Our goal after Scotland was to drive down to Oxford where we would make camp for about 7 days while Cindy attends a conference. On one of the first days there, we made a trip down to Canterbury to see some friends from Australia who have since relocated back to their home country of England. I had been in Canterbury about 25 years ago. For a town that is on the order of 1500 years old, I can say that nothing much has changed.
We met up with one of Cindy’s friends from grad school, Mary McVee, and headed southwest to Canterbury to meet Dr. Andrew Peterson and his family at The Foundry, a brew pub in Canterbury, just off High Street. The drive down was uneventful – along the Ring Road which surrounds London (the M25, where M stands for motorway) – and parking was surprisingly easy. But for future reference, the thing to do is go as early as possible. Parking is at a premium, notwithstanding our experience.
Canterbury Cathedral houses the Archbishop of Canterbury, who is the primate of the Church of England and the worldwide Anglican Communion owing to the importance of St Augustine, who served as the apostle to the pagan Kingdom of Kent around the turn of the 7th century.
The city’s cathedral became a major focus of pilgrimage following the 1170 martyrdom of Thomas Becket, although it had already been a well-trodden pilgrim destination since the murder of St Alphege by the men of King Canute in 1012. A journey of pilgrims to Becket’s shrine served as the frame for Chaucer’s 14th century classic The Canterbury Tales.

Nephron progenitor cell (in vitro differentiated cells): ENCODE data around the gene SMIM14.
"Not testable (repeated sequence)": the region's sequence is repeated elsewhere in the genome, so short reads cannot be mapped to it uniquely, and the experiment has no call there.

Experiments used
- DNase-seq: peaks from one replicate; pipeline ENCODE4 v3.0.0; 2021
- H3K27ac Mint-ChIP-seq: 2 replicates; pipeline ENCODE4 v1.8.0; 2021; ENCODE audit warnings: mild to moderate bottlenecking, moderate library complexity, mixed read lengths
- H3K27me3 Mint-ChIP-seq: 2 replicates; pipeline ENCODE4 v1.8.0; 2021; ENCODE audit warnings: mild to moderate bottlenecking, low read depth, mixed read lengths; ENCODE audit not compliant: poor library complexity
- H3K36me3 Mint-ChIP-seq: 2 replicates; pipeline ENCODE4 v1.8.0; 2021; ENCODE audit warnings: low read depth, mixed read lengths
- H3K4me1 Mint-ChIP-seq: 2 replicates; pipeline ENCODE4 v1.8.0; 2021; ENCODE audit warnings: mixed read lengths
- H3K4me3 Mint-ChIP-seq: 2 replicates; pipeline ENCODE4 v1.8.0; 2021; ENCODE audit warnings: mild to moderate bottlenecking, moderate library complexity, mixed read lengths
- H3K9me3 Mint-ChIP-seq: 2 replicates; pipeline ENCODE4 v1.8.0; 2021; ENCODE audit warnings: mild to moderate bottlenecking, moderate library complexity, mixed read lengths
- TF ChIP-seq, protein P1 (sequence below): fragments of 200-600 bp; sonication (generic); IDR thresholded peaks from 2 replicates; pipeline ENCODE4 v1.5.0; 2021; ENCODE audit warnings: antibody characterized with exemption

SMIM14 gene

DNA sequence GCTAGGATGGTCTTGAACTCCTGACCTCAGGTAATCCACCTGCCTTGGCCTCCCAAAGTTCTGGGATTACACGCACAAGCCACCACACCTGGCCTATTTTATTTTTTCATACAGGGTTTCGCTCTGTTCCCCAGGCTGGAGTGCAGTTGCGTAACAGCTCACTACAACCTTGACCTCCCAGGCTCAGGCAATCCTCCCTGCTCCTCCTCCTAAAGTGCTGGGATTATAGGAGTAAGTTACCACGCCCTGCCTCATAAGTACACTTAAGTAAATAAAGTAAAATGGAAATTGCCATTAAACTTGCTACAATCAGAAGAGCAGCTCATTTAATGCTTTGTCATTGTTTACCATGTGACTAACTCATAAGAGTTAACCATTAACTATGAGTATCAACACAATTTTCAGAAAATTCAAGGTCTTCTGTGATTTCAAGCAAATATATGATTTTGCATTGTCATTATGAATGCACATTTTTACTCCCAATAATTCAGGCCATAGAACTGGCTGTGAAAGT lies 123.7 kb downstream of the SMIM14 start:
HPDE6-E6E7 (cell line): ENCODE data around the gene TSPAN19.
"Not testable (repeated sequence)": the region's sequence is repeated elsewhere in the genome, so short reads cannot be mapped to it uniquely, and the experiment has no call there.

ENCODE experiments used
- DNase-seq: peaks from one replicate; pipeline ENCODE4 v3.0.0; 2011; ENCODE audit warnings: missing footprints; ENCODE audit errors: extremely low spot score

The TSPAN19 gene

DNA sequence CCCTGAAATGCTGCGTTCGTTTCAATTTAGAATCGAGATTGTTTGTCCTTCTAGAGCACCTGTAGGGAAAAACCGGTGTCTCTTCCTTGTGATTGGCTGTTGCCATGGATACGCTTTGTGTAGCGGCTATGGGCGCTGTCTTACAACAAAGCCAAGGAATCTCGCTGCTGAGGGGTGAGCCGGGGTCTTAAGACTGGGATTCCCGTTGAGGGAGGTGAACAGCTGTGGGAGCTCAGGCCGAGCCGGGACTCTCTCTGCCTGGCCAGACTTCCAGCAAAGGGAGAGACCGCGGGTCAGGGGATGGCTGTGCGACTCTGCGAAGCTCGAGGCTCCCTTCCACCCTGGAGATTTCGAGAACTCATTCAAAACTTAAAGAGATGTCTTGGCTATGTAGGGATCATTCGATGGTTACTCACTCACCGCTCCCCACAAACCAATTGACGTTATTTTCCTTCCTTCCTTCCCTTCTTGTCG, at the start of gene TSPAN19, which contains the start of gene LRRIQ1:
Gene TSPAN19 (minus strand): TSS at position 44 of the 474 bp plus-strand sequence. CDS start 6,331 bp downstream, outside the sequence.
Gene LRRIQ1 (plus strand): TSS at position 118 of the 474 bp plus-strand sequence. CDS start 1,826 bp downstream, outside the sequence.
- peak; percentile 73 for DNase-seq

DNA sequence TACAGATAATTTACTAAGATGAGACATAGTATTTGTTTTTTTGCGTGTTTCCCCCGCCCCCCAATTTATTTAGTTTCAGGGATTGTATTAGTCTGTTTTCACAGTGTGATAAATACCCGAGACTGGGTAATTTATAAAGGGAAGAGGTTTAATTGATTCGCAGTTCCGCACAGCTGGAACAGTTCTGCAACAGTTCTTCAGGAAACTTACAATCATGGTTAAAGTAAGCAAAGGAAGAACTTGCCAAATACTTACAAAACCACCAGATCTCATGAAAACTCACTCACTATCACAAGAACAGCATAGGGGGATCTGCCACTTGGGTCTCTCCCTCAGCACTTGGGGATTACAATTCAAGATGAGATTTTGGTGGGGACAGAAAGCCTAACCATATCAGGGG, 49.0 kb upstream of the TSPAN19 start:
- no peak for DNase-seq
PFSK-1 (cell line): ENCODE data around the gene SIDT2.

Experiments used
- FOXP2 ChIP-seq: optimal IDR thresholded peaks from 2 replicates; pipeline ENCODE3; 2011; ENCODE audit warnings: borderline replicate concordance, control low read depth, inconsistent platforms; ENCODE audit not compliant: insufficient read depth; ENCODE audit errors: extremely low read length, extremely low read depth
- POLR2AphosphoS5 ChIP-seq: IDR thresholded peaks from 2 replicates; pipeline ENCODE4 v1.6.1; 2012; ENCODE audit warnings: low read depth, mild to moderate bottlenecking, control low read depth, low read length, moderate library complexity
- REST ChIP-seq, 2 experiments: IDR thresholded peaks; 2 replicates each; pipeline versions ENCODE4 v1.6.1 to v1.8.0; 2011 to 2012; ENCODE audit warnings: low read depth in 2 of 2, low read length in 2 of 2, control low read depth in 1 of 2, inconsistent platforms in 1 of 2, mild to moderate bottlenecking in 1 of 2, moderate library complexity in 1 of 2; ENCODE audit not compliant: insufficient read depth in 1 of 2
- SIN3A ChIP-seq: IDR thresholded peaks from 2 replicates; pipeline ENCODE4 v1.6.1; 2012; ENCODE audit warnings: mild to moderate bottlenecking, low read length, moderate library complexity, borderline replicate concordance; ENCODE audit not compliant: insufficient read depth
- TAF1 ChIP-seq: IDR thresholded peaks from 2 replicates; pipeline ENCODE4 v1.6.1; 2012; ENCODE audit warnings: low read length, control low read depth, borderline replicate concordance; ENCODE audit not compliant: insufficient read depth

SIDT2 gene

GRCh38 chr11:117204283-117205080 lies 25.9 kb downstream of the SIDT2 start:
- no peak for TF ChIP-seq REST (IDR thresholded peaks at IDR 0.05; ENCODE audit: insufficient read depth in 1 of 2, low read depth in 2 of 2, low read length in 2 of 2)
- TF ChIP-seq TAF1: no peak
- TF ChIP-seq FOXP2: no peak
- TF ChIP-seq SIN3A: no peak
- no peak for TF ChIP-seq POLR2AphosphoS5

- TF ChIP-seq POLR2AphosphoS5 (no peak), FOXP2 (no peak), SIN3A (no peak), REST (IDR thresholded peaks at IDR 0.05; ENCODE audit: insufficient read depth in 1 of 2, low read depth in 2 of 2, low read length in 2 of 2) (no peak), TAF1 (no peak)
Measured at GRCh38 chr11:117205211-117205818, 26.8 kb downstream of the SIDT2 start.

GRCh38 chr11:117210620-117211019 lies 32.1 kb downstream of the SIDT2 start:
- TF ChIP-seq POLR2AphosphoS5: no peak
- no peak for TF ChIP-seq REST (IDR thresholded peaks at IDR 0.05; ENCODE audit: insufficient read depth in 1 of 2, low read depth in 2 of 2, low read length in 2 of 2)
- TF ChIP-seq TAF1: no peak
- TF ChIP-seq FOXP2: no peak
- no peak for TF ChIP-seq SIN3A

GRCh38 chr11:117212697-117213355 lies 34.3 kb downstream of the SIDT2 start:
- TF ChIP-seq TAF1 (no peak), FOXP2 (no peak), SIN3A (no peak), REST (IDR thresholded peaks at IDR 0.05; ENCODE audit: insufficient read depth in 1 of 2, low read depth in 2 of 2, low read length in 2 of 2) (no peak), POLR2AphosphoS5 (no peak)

Canterbury is a popular tourist destination: consistently one of the most-visited cities in the United Kingdom, so it is no surprise that the city’s economy is heavily reliant upon tourism. The city has been occupied since Paleolithic times and served as the capital of the Celtic Cantiaci and Jute Kingdom of Kent. Many historical structures fill the area, including a city wall founded in Roman times and rebuilt in the 14th century, the ruins of St Augustine’s Abbey and a Norman castle, and the oldest continuously operating school in the world, the King’s School.
Modern additions include the Marlowe Theatre and the St Lawrence Ground, home of the Kent County Cricket Club. There is also a substantial student population, brought about by the presence of the University of Kent, Canterbury Christ Church University (where our friend Ansrew teaches), the University for the Creative Arts, and the Girne American University Canterbury campus. Canterbury remains, however, a small city in terms of geographical size and population, when compared with other British cities.
The River Stour runs through the middle of the town, and at times even under the town. This picture is taken from a famous bridge along High Street in the center of town. Note, if you can, the dunking chair above the boats. This was used to determine if a woman was indeed a witch. The reasoning went something like this: if she survived a dunking sure to kill any normal person, then she must be a witch and therefore must be killed. Go figure.